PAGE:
Forest Society Blog - News & Features

Birds are always spectacular in May. Now, more of us are actually watching and listening carefully. To quote Hall of Fame Baseball legend Yogi Berra: “You can observe a lot by watching."

We heard you! For the Forest Society's many members who are interested in viewing our Facebook Lunchtime Live episodes on a separate platform from social media, we have posted past Fireside Fridays and Virtual Field Trips here.

Since the Berry family's winter hike two months ago, they have walked a lot of new trails — even if they've only made it halfway. And for the time being, they are grateful to be healthy and be outside.

Check out our new Easement Lands Guide for even more outdoor recreation opportunities! The lands we've highlighted are Conservation Easement Properties on land owned by towns, other organizations or individuals.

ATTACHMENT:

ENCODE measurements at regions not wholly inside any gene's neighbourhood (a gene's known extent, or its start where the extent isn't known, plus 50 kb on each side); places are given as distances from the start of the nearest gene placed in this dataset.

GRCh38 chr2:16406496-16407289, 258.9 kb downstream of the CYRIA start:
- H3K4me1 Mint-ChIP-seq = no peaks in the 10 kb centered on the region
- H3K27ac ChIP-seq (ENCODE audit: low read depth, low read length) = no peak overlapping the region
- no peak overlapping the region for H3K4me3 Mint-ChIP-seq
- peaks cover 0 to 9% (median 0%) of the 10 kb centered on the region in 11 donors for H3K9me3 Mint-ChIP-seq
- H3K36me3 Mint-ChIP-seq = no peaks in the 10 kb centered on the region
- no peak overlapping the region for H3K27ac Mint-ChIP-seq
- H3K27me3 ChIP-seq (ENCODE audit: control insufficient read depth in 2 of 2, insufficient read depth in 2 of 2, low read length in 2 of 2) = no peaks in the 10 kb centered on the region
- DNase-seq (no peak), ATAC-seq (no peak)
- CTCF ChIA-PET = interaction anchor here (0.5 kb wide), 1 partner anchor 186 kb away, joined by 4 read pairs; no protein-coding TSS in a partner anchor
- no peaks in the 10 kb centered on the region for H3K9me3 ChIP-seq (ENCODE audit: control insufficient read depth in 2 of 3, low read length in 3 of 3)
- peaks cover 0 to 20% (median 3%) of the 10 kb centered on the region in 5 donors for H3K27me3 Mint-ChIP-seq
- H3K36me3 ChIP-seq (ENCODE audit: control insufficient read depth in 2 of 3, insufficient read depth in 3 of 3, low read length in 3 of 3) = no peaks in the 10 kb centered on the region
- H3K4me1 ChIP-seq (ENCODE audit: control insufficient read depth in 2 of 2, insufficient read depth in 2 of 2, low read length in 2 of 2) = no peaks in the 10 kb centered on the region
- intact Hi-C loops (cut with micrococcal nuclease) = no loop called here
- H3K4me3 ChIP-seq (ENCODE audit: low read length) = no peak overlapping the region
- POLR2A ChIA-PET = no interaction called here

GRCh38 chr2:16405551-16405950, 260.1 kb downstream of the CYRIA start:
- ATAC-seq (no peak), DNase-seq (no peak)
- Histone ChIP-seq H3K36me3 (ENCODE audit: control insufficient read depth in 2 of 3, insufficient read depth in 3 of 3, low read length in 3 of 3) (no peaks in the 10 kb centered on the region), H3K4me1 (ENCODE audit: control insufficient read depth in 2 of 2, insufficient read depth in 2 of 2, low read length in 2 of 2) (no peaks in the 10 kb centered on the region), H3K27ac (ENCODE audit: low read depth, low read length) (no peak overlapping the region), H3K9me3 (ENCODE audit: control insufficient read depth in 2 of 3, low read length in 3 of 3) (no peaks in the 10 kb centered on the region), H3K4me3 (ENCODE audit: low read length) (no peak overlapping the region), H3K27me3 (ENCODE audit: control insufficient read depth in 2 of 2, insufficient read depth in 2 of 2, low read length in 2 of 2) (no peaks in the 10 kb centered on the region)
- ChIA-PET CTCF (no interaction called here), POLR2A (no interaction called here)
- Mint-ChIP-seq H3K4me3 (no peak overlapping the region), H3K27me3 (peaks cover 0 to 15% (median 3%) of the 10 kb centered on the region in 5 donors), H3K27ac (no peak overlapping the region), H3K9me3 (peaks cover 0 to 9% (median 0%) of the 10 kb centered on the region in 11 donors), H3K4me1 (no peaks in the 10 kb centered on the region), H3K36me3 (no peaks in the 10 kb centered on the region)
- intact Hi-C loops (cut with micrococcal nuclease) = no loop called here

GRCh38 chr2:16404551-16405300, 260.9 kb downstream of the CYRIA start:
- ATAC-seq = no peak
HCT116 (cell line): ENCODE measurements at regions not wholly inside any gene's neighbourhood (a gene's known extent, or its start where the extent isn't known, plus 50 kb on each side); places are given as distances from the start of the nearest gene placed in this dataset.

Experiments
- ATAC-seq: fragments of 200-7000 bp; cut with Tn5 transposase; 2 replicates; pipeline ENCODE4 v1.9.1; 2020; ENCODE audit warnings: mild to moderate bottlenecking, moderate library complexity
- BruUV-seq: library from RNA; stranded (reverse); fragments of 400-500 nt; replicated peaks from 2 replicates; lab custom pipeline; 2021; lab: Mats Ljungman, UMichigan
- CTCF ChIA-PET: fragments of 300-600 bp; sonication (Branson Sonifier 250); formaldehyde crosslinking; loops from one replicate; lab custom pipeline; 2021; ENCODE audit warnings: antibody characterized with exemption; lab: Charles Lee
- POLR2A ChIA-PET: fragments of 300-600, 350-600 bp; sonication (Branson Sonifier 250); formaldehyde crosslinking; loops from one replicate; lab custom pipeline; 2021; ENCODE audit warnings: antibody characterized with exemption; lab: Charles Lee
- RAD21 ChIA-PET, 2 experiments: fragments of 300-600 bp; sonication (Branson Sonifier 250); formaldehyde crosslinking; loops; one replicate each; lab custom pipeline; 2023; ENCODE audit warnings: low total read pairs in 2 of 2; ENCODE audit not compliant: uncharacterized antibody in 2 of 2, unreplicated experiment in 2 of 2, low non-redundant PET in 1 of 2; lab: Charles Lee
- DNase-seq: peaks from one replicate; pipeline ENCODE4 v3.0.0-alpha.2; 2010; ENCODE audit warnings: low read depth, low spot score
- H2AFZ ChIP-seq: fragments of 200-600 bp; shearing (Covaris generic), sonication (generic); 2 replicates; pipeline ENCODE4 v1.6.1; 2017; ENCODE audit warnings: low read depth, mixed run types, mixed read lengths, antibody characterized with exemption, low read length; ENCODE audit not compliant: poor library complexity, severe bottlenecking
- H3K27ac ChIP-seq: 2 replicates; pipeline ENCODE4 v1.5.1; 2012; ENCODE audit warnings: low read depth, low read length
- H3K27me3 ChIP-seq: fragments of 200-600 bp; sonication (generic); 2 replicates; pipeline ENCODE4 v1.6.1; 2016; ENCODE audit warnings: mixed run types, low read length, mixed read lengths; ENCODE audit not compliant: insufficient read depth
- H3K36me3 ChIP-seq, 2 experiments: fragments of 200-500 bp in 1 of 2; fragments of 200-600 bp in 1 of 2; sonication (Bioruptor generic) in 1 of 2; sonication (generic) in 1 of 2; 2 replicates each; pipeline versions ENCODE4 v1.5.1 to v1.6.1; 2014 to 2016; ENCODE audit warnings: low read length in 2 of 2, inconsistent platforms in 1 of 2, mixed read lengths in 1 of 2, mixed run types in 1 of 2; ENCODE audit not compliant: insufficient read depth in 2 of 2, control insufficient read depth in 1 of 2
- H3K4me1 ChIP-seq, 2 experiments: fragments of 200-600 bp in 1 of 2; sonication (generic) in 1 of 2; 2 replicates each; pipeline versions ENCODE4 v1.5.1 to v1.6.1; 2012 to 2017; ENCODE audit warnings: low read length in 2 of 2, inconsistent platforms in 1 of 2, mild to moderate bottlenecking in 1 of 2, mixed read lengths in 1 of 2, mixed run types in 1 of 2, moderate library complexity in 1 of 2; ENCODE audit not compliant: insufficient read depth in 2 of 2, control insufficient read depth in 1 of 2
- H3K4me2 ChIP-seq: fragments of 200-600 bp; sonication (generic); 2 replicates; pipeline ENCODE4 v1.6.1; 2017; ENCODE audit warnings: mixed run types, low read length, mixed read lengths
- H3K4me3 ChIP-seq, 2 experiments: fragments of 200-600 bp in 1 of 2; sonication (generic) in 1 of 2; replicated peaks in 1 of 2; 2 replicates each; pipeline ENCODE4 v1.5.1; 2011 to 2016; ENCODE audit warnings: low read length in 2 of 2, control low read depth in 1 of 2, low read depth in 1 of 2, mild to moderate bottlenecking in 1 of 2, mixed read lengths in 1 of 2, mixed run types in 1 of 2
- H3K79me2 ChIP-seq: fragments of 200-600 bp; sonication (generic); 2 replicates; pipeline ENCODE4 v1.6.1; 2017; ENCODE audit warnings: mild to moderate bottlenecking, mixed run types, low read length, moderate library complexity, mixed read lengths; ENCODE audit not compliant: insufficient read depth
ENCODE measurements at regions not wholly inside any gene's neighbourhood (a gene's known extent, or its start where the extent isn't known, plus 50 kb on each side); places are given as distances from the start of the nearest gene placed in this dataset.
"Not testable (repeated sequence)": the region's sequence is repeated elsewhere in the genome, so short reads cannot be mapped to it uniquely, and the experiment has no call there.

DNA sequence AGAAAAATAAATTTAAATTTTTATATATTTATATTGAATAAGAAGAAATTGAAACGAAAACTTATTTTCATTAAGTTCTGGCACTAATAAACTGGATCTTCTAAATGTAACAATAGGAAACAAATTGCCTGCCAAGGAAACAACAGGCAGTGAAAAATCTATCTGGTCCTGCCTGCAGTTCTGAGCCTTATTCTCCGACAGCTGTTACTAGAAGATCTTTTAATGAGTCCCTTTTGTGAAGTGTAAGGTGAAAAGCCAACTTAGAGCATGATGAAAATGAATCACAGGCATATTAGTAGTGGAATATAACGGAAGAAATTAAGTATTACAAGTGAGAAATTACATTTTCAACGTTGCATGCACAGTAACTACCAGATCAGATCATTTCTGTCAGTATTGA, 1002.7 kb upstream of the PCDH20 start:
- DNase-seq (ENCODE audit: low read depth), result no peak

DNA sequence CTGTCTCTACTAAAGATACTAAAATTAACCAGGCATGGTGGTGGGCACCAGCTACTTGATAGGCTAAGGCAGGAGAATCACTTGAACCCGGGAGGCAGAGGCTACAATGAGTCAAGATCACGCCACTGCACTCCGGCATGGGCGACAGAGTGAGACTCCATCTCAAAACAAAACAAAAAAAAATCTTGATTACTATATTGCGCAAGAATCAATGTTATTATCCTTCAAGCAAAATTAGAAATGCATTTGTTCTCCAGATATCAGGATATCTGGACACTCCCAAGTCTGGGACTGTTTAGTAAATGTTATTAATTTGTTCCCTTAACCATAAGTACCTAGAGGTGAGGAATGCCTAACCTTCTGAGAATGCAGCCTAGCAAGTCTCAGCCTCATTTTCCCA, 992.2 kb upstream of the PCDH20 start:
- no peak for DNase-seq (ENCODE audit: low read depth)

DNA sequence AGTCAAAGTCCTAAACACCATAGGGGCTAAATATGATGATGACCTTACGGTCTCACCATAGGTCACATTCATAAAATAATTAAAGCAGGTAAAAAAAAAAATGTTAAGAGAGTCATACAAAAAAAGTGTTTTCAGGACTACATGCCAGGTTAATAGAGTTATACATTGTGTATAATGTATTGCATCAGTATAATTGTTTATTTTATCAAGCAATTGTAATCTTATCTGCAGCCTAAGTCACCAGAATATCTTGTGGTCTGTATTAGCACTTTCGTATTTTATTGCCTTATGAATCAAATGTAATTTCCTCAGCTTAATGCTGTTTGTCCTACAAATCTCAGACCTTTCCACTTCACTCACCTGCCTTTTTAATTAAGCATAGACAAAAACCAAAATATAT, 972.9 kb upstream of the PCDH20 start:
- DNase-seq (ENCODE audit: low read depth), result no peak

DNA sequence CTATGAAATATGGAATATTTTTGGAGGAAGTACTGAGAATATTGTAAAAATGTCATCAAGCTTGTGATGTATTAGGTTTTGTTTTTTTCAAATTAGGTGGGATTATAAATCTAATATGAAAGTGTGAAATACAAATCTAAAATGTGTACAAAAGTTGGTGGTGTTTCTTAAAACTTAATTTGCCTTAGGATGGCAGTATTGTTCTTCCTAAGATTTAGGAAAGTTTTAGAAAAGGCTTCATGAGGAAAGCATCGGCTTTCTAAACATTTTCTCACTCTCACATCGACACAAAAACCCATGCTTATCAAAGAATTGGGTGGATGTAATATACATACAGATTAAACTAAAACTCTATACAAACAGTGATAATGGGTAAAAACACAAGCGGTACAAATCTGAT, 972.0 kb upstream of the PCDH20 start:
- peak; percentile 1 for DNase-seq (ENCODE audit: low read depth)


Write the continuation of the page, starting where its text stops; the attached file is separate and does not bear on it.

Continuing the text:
Since mid-March, my family and I have been doing a lot of walking in the woods. Daily hikes on quiet, local trails have become our sanity in this constricted and complicated reality that we are living in.

Here are a few recommendations from the Forest Society’s staff for you to watch, read, and listen to now that we're all staying closer to home.

 

New Hampshire State Forester Brad Simpkins recently left the position in order to take a new job with the U.S. Forest Service’s Cooperative Fire Program in Durham.

Photographer Ellen Kenny is a frequent visitor to the Concord Merrimack River Outdoor Education and Conservation Area. She shares some recent observations and wildlife photographs.

Wood ducks are "dabbling" ducks: feeding on the surface of the water and not diving for food. They eat pond weeds, berries, seeds, aquatic insects and even acorns.